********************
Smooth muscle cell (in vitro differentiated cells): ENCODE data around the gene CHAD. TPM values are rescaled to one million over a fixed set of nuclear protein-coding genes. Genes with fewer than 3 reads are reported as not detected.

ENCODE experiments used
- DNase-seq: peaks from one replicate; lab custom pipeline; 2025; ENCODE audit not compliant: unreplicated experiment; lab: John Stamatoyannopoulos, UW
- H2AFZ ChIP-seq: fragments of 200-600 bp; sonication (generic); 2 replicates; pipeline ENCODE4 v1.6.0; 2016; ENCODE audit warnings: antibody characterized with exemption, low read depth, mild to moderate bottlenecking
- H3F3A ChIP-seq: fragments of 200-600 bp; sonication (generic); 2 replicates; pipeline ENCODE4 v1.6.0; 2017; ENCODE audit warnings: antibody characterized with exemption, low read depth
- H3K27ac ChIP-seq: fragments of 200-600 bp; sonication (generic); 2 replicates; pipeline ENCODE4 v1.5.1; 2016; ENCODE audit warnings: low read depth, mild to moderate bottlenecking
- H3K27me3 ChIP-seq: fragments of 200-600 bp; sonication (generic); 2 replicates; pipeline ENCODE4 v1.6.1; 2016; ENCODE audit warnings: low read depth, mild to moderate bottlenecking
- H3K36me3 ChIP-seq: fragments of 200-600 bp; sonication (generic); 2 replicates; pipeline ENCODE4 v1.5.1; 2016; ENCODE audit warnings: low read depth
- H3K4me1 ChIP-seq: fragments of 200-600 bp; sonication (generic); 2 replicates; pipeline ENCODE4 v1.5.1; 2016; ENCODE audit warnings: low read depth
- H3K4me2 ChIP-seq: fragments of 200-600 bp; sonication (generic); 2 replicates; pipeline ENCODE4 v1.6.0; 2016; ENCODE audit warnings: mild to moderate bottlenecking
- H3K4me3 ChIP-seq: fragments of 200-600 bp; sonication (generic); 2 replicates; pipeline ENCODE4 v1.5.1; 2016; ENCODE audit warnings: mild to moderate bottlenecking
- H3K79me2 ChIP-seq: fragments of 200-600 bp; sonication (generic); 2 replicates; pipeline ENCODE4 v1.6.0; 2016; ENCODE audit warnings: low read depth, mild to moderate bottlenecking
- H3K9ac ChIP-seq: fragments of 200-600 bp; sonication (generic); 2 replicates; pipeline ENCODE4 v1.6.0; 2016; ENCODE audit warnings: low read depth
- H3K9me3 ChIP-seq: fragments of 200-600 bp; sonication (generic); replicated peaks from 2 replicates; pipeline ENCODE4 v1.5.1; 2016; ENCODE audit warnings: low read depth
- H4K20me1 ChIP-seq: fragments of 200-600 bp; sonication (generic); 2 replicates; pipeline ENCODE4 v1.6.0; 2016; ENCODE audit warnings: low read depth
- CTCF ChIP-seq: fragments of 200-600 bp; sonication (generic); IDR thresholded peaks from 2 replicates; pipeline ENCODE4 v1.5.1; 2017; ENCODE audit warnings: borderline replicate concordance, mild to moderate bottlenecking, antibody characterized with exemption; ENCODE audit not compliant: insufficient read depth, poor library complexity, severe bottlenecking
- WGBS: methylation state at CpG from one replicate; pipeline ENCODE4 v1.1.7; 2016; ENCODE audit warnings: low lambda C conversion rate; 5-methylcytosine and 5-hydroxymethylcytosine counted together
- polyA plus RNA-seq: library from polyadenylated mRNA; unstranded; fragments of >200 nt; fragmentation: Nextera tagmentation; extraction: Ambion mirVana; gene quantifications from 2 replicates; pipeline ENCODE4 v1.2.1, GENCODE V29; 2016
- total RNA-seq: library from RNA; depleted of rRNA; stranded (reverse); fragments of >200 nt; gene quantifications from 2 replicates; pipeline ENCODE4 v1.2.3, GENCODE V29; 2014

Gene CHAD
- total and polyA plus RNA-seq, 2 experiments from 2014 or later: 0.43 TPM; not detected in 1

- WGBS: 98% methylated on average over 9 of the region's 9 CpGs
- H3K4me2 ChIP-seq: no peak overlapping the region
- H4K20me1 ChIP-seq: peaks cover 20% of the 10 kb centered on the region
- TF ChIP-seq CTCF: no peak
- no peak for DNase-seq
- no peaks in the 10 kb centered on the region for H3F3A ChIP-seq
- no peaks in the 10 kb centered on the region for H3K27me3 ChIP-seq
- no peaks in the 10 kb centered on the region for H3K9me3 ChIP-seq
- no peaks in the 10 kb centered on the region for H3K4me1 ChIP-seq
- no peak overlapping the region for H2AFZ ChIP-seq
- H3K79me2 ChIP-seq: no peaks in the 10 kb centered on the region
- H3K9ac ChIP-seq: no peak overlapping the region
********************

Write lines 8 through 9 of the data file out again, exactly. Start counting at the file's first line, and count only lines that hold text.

- H3K36me3 ChIP-seq: fragments of 200-600 bp; sonication (generic); 2 replicates; pipeline ENCODE4 v1.5.1; 2016; ENCODE audit warnings: low read depth
- H3K4me1 ChIP-seq: fragments of 200-600 bp; sonication (generic); 2 replicates; pipeline ENCODE4 v1.5.1; 2016; ENCODE audit warnings: low read depth